Oh dear, such good intentions but it lasted less than a week. 17-year-old Paris Brown resigned from her £15,000-a-year post as “adviser on youth” to Kent Police Commissioner Ann Barnes after the media discovered her various tweets about sex, drugs, alcohol and her online use of derogatory and discriminatory terms. Brown apologised for her “inappropriate” comments and noted that they were made at the tender age of 14-16 and had been taken “out of context” (of course they had).
Fronting up to the media storm, Ms Brown also added that “all teenagers make mistakes”. This is undeniably true, but in the good old days we could put our foolish childhood days safely behind us when we took on our first tentative steps into the real world of paid employment. As Ms Brown has found out the hard way, times have changed.
When your 5 year old daughter can hack your iPad password and spend £50 on in-app purchases (said with the bitterness of personal experience), you quickly learn an expensive lesson – that Generation Z is going to teach Generation X, Y (and the more grey-haired amongst us) a thing or two when it comes to the brave new world of social media.
The advance guard of Generation Z will soon be coming to a workplace near you, largely leaving behind the blissfully innocent world of hoodies, skateboards, underage drinking and recreational drugs. It will also be the first time that some of them have used social media for anything other than flirting, bullying, showing off and being abusive to friends and foes alike.
Generation Z has grown up in world of happy-slapping, cyber-bullying, trolling, tagging and the uploading of videos and photographs of victims caught in highly inappropriate (and sometimes criminal) acts. And to think that all we had to worry about at their age was getting your head flushed down the loo at school.
Is Generation Z any worse by nature than its predecessors? Probably not. However, with the advent of YouTube, Facebook, Twitter, MySpace, Flickr, Instagram and the like, Generation Z is the first generation to have recorded the full details of its misspent youth on the internet. Its Social Media footprint consists of all those ill-considered jokes, comments and photographs that it would never dream of sharing with its parents but for some reason have no hesitation in sharing with the public at large in hyperspace.
In the words of Ann Barnes: “I was not recruiting an angel…I was recruiting a young person, warts and all. I think it would have been absolutely impossible to have found a young person who had not made a silly, foolish or even perhaps a deeply offensive comment during their short lifetime…I’m sure everyone has said or written something they regret – I certainly have. Unfortunately, today we live in an internet world where many people air their views in the public domain.”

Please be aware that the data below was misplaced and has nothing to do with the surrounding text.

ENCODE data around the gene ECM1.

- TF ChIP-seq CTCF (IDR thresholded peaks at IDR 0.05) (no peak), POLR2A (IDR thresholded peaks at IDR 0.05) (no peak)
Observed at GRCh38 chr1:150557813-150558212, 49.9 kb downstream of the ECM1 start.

And therein lies the problem for Generation Z. Their online world of banter with their circle of friends is not as private as they would like to think – not even remotely as private. Any inappropriate comments or photographs are potentially stored for eternity as a sort of electronic landmine for that individual and his future employers. It may be far harder to defend a race discrimination claim if the claimant can show an Employment Tribunal that the alleged perpetrator had a Twitter feed in his teenage years that would have made Bernard Manning blush. Factually irrelevant? Very probably. Material from which adverse inferences can be drawn? Almost certainly.
It begs the question of what lengths can (and should) a prospective employer go to in vetting their new recruits. Barnes confirmed that the vetting of Brown had followed normal police procedures but had not covered the teenager’s social media contributions as Kent Police’s vetting procedures “did not normally involve scrutiny of social networks for that grade of post”. Barnes also added that “nobody normally looks through anybody’s Twitter feed – perhaps that’s a lesson for the future. We are living in a different world now.”
We are indeed, and the need for increased due diligence for high profile roles is becoming ever more apparent. However, a word of warning – there are a wealth of potential discrimination risks lying in wait for any employer which gets too click-happy when vetting job applicants’ social media presences, especially if certain groups come in for particular targeting and weeding out.
So employers should tread carefully – the very act of social media profiling could land you in just as much trouble as the recruitment of a young candidate with a questionable Twitter feed.